The player: 365 game winner Pud Galvin.
His PED: extract of monkey testicles, commercially known as “Brown-Sequard elixir.”
The media reaction:
“if there still be doubting Thomases who concede no virtue of the elixir, they are respectfully referred to Galvin’s record in yesterday’s Boston-Pittsburgh game. It is the best proof yet furnished of the value of the discovery.”
The full story: at Dan Lewis’ wonderful Now I Know, to which you should subscribe. It’s a free daily newsletter which presents cool facts and stories like this one and which will give you a nice and thought-provoking diversion for a few brief minutes every morning.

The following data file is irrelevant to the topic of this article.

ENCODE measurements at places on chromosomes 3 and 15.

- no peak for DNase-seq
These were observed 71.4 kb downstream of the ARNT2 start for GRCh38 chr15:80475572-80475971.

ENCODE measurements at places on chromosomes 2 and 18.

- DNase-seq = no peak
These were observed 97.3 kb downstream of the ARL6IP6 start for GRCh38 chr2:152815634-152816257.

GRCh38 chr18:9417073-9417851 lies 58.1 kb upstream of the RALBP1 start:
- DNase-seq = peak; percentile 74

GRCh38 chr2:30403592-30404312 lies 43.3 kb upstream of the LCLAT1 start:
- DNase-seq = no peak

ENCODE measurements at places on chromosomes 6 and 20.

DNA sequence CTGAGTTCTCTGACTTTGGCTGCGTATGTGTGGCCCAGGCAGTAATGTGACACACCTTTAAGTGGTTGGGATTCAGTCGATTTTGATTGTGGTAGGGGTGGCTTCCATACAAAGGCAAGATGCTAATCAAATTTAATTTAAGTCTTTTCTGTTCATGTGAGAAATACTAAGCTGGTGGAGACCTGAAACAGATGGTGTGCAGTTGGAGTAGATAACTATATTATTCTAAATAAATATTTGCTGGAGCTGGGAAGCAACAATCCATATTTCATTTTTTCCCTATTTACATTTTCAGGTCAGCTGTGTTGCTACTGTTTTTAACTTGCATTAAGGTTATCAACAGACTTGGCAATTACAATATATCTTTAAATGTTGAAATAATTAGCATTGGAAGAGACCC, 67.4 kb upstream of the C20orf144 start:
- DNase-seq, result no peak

As for Galvin’s PED: it was likely a placebo. Of course, scientific studies on human growth hormone used by healthy athletes have found the same thing:
There is no current study that has demonstrated a significant increase in workload capacity in response to human GH administration in healthy adults. The studies that have addressed the impact of GH on muscle mass and athletic performance do not show consistently favorable results. For instance, patients with acromegaly do have greater muscle volume than normal individuals, but they do not show an increase in strength or performance. No controlled study to our knowledge has shown a beneficial effect of supraphysiological doses of human GH on muscle strength in trained athletes.
Pud Glavin: proud PED user, enhanced athletically just as much as today’s cursed HGH users but cheered on by the media of his day and inducted into the baseball Hall of Fame.
How much progress we have made!